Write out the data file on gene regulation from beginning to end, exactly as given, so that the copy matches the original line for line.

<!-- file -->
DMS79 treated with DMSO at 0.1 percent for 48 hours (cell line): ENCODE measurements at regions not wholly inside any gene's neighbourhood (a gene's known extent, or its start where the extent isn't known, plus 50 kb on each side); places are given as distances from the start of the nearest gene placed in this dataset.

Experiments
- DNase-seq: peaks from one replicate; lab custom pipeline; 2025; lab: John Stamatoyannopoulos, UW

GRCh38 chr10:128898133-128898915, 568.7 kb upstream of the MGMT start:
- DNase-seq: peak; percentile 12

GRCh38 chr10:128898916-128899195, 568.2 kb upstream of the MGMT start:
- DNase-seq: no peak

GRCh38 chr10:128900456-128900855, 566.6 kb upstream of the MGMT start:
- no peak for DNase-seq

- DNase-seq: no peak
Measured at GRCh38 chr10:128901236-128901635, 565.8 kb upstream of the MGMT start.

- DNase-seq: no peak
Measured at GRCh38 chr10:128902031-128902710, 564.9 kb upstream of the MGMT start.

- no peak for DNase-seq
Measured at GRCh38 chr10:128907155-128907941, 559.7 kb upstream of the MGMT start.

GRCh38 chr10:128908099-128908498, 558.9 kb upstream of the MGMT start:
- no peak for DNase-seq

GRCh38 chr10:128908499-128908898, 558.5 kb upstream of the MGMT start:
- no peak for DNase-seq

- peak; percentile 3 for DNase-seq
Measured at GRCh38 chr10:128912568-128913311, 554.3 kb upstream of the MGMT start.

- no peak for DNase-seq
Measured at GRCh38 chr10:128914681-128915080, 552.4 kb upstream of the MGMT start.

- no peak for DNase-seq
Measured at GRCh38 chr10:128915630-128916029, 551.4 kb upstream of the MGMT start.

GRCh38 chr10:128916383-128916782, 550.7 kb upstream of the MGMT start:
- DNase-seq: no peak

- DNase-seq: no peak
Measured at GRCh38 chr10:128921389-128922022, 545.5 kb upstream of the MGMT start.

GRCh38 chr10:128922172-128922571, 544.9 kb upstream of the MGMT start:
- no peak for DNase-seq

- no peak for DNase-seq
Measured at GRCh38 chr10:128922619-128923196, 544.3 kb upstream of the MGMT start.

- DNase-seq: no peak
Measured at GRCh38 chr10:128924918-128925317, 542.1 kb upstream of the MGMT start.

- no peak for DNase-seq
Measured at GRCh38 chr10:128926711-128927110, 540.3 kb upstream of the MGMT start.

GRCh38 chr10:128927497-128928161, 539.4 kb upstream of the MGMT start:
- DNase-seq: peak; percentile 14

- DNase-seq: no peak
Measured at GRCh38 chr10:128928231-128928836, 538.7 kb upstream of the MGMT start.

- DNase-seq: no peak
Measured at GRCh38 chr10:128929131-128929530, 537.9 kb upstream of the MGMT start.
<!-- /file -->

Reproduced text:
DMS79 treated with DMSO at 0.1 percent for 48 hours (cell line): ENCODE measurements at regions not wholly inside any gene's neighbourhood (a gene's known extent, or its start where the extent isn't known, plus 50 kb on each side); places are given as distances from the start of the nearest gene placed in this dataset.

Experiments
- DNase-seq: peaks from one replicate; lab custom pipeline; 2025; lab: John Stamatoyannopoulos, UW

GRCh38 chr10:128898133-128898915, 568.7 kb upstream of the MGMT start:
- DNase-seq: peak; percentile 12

GRCh38 chr10:128898916-128899195, 568.2 kb upstream of the MGMT start:
- DNase-seq: no peak

GRCh38 chr10:128900456-128900855, 566.6 kb upstream of the MGMT start:
- no peak for DNase-seq

- DNase-seq: no peak
Measured at GRCh38 chr10:128901236-128901635, 565.8 kb upstream of the MGMT start.

- DNase-seq: no peak
Measured at GRCh38 chr10:128902031-128902710, 564.9 kb upstream of the MGMT start.

- no peak for DNase-seq
Measured at GRCh38 chr10:128907155-128907941, 559.7 kb upstream of the MGMT start.

GRCh38 chr10:128908099-128908498, 558.9 kb upstream of the MGMT start:
- no peak for DNase-seq

GRCh38 chr10:128908499-128908898, 558.5 kb upstream of the MGMT start:
- no peak for DNase-seq

- peak; percentile 3 for DNase-seq
Measured at GRCh38 chr10:128912568-128913311, 554.3 kb upstream of the MGMT start.

- no peak for DNase-seq
Measured at GRCh38 chr10:128914681-128915080, 552.4 kb upstream of the MGMT start.

- no peak for DNase-seq
Measured at GRCh38 chr10:128915630-128916029, 551.4 kb upstream of the MGMT start.

GRCh38 chr10:128916383-128916782, 550.7 kb upstream of the MGMT start:
- DNase-seq: no peak

- DNase-seq: no peak
Measured at GRCh38 chr10:128921389-128922022, 545.5 kb upstream of the MGMT start.

GRCh38 chr10:128922172-128922571, 544.9 kb upstream of the MGMT start:
- no peak for DNase-seq

- no peak for DNase-seq
Measured at GRCh38 chr10:128922619-128923196, 544.3 kb upstream of the MGMT start.

- DNase-seq: no peak
Measured at GRCh38 chr10:128924918-128925317, 542.1 kb upstream of the MGMT start.

- no peak for DNase-seq
Measured at GRCh38 chr10:128926711-128927110, 540.3 kb upstream of the MGMT start.

GRCh38 chr10:128927497-128928161, 539.4 kb upstream of the MGMT start:
- DNase-seq: peak; percentile 14

- DNase-seq: no peak
Measured at GRCh38 chr10:128928231-128928836, 538.7 kb upstream of the MGMT start.

- DNase-seq: no peak
Measured at GRCh38 chr10:128929131-128929530, 537.9 kb upstream of the MGMT start.